According to the flight service specialist: "There is a severe thunderstorm watch out north of your route for north central Kansas until 10 o'clock this morning. The front is lying east of Grand Island through western Kansas. Right now there is a pretty severe line of thunderstorm activity ahead of the front. There is a convective sigmet running from Pawnee, Nebraska, to Hays, Kansas, to 40 [miles] east of Garden City. A line of thunderstorms 20 miles wide, moving east at 30 knots, tops to 45,000. Looking at my live radar...it looks like you should be able to slide around the southern edge, south of Dodge City, to get around that area. Then once past, there is nothing on the radar all the way to Colorado."
The specialist then provided sequence reports, forecasts, and winds aloft. The pilot filed an IFR flight plan for a proposed departure time of 1400Z (9 a.m. local). It looked like a reasonable trip with some minor deviations needed to get around the convective activity.
By 8:30 a.m. the thunderstorms were approaching east Wichita and Jabara Airport. There were several witnesses who were pilots or line personnel for the FBO. The Bonanza took off on Runway 18 and had just become airborne when a strong northerly gust front arrived at the airport. The aircraft reached a maximum altitude of 50 to 75 feet, pitching and banking severely.
One of the pilot witnesses said the nose pitched up and the left wing dropped as if the airplane were going to enter a spin. The engine sounded as though it was producing full power, and the aircraft descended to the ground without spinning, left wing low. There were four fatalities and one serious injury.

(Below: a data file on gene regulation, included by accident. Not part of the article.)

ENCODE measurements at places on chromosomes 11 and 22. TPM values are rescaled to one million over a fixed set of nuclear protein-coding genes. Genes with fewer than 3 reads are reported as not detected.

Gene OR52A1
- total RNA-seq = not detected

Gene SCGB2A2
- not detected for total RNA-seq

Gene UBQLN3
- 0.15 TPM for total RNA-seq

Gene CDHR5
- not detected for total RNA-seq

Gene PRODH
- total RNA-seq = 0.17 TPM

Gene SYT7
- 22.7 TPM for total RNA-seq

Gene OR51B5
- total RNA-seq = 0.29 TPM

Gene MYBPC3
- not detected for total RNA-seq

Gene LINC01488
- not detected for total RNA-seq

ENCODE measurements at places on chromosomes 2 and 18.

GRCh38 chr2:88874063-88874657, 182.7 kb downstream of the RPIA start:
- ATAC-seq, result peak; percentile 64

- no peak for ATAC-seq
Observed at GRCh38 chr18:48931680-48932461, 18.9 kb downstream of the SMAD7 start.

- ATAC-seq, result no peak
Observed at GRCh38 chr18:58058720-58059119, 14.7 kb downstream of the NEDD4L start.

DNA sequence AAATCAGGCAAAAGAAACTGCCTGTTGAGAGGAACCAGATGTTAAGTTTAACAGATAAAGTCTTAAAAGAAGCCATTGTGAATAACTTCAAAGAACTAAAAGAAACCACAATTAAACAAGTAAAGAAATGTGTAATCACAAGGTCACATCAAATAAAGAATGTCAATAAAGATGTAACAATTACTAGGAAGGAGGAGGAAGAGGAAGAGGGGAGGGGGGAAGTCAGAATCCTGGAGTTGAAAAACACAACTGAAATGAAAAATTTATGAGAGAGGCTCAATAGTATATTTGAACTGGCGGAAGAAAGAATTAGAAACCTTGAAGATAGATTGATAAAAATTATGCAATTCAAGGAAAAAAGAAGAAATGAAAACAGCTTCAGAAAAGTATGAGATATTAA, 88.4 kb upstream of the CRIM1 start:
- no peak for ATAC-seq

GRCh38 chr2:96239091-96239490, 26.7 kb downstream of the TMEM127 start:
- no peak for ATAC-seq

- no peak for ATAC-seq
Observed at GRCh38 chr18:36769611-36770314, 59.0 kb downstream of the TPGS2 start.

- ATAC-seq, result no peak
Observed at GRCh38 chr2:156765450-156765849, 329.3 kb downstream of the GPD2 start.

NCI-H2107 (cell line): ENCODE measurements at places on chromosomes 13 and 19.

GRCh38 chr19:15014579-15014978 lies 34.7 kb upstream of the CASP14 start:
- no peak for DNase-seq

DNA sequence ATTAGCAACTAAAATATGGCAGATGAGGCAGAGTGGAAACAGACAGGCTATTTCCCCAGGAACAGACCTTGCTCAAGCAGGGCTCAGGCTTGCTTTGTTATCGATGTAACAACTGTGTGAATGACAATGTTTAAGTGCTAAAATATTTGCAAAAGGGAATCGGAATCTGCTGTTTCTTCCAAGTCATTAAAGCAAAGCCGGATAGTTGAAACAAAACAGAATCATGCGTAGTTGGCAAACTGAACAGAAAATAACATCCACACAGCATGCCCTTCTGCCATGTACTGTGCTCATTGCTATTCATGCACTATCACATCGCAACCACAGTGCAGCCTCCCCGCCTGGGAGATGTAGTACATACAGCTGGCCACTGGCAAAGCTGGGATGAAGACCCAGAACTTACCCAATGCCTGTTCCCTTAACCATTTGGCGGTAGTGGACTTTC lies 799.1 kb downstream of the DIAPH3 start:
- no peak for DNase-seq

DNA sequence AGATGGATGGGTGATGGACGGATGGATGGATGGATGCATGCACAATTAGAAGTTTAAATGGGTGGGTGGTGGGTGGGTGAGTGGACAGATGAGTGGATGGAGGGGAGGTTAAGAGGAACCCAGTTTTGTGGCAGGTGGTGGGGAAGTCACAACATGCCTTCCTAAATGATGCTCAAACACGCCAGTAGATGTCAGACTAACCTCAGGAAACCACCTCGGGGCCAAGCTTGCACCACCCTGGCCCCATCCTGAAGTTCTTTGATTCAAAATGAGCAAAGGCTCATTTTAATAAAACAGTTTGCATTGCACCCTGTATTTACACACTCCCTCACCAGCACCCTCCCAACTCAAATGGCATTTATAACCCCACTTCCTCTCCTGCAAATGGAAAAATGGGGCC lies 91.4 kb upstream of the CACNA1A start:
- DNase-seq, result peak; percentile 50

National Weather Service Doppler radar measured a level-six cell and changes in wind magnitude of nearly 90 knots in the vicinity of the airport. At 7:50 a.m., Jabara was reporting winds of 120 degrees at 14 knots. At 8:35, just a few minutes after the accident, the winds were from 320 degrees at 51, gusting to 58 knots.
With full fuel, five passengers, and more than 300 pounds of camping gear on board, the Bonanza was 184 pounds above maximum takeoff weight and the center of gravity was just slightly behind the aft limit. This translated into marginal climb performance and potential instability, even under the best of circumstances. Being overtaken from behind by a 60-knot gust of wind was the coup de grace.
The pilot was reputed to be cautious, with nearly 1,000 hours in the Bonanza. He had attended safety seminars that included information on the hazards of thunderstorms. One of the witnesses stated, "I could not believe that anyone could be trying to take off at that moment." The only rational explanation is that frequently the weather looks good away from the storm and there is a temptation to make a run for it. According to the radar plot, the flight could have proceeded south and been out of danger in a few minutes. However, that action needed to be taken before the storm got within 20 miles of the airport.
The common lesson in both of these accidents is that patience is needed when dealing with thunderstorms. A cell on or near the airport — not the wishful thinking of pilots in a hurry — controls arrivals and departures. In most cases, 30 minutes will make the difference between an uneventful ride and a potentially fatal one.
See also the index of "Safety Pilot" articles, organized by subject. Bruce Landsberg is executive director of the AOPA Air Safety Foundation.